Title: Learning To Roll: Characterizing Infant Rolling With Biomechanics
Program: Doctor of Philosophy in Biomedical Engineering
Advisor: Dr. Erin Mannen, Mechanical and Biomedical Engineering
Committee Members: Dr. Sophia Theodossiou, Mechanical and Biomedical Engineering; Dr. Trevor Lujan, Mechanical and Biomedical Engineering; Dr. Tyler Brown, Kinesiology; and Dr. Omiya Hassan, Electrical and Computer Engineering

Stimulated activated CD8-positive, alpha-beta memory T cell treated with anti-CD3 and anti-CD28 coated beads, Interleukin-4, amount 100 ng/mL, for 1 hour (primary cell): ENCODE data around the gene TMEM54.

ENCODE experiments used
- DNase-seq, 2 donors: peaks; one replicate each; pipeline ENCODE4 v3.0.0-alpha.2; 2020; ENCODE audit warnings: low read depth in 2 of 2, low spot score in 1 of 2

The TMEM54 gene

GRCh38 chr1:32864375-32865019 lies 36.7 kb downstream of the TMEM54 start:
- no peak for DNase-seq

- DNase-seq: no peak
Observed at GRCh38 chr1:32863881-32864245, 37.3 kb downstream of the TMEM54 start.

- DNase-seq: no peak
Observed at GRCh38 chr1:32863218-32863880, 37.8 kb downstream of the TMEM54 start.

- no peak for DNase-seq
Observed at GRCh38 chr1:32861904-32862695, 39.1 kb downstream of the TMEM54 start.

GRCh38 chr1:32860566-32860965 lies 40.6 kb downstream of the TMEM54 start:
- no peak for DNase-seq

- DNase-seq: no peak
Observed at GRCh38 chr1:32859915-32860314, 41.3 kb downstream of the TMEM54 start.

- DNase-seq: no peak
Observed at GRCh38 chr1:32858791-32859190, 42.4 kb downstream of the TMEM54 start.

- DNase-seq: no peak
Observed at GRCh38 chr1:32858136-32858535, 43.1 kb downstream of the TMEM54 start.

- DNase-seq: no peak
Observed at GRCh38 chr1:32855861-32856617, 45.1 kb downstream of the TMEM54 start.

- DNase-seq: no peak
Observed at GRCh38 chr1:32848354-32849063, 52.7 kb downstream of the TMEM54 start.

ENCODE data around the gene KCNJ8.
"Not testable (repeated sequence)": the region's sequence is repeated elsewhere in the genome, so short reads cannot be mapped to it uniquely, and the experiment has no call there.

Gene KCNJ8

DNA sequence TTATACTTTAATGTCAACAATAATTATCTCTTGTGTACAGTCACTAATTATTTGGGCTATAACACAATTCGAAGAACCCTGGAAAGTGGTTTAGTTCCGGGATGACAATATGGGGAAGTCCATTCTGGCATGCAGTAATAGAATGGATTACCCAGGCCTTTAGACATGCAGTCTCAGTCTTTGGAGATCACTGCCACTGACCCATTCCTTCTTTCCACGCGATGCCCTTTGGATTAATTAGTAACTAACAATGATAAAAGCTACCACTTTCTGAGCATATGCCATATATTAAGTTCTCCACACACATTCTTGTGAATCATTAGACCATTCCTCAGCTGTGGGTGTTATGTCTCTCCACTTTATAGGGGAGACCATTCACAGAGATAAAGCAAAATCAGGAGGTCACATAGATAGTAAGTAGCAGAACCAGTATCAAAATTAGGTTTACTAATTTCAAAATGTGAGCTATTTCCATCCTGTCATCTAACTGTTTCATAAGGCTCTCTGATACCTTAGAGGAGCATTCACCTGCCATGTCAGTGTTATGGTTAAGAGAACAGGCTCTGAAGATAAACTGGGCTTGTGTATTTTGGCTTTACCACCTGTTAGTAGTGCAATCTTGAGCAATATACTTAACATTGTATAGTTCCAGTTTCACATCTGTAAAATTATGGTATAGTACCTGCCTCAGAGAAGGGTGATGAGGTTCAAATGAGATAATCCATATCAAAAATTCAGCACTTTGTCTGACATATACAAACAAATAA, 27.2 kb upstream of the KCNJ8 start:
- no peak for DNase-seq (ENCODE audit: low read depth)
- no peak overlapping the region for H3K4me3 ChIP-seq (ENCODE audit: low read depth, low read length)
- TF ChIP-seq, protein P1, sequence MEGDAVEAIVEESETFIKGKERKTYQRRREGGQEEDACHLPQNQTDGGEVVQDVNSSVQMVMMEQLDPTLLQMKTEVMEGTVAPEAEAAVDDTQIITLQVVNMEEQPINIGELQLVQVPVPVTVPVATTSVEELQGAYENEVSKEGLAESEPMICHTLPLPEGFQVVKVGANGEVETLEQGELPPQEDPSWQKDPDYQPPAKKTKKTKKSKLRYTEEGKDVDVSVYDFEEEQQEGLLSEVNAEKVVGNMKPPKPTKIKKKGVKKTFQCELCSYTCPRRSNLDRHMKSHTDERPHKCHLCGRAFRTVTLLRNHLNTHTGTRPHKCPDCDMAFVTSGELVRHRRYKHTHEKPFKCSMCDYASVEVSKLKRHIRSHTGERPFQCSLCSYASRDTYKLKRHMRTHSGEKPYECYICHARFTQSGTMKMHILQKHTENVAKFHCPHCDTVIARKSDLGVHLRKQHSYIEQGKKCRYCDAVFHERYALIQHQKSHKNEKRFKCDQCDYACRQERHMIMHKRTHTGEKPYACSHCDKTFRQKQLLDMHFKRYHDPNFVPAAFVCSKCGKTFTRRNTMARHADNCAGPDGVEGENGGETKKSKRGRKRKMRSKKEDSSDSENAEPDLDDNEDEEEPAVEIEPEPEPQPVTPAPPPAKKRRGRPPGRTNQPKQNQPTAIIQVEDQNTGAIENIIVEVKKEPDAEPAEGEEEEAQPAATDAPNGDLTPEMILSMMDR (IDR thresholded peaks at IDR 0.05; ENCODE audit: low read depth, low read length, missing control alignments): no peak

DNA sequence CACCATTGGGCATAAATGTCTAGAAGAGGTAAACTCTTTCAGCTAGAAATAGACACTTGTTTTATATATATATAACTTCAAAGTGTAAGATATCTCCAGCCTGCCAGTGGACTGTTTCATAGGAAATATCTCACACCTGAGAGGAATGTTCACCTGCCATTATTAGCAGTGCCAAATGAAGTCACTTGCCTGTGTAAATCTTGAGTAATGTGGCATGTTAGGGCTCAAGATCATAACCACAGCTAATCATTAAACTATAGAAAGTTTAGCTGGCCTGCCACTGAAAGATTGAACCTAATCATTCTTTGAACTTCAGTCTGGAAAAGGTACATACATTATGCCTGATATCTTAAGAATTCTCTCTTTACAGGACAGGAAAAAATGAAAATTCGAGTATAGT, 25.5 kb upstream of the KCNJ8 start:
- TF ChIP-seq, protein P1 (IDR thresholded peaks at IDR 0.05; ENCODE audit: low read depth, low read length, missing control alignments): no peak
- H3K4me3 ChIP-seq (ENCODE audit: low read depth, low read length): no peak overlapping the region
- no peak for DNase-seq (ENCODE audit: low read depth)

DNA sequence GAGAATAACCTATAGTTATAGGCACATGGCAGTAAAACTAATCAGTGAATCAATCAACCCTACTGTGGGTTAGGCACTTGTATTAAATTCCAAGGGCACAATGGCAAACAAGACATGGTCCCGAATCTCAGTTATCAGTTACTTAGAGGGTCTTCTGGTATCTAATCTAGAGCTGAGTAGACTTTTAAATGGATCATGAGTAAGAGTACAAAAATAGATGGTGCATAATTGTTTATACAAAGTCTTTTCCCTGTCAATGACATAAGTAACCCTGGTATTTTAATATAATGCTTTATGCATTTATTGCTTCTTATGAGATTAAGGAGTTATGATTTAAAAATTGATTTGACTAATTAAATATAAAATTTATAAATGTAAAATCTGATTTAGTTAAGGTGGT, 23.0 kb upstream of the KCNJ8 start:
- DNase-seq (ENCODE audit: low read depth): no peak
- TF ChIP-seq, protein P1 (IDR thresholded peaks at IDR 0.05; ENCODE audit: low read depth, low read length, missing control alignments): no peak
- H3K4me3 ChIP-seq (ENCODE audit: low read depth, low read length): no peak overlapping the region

Rolling is an important developmental milestone for infants that encourages the muscle development and postural control needed to achieve more advanced movements like sitting, crawling, and walking. Despite its importance, limited research describes the muscle utilization required as well as the influence that nursery products may have on infant rolling. To address this knowledge gap, this work provides 2D video-based methods for identifying infant rolling techniques in a clinical or at-home setting, determines the muscle activation of infants rolling on a flat surface, and identifies how infant movements and muscle utilization are influenced by different mechanical environments. The main findings show that infants exhibit unique muscle activation patterns based on the coordinated movements chosen to achieve a roll and at an incline seatback angle of just 10°, significantly higher erector spinae and significantly lower abdominal muscle activation are exhibited compared to the flat surface. Furthermore, a new movement was exhibited in an inclined seat that has never been described on the flat surface alone. Collectively, this work provides additional resources for early diagnosis of motor delay and for targeted muscle activation therapies once infants are diagnosed. Additionally, this work may help prevent injuries and fatalities associated with commercial infant products.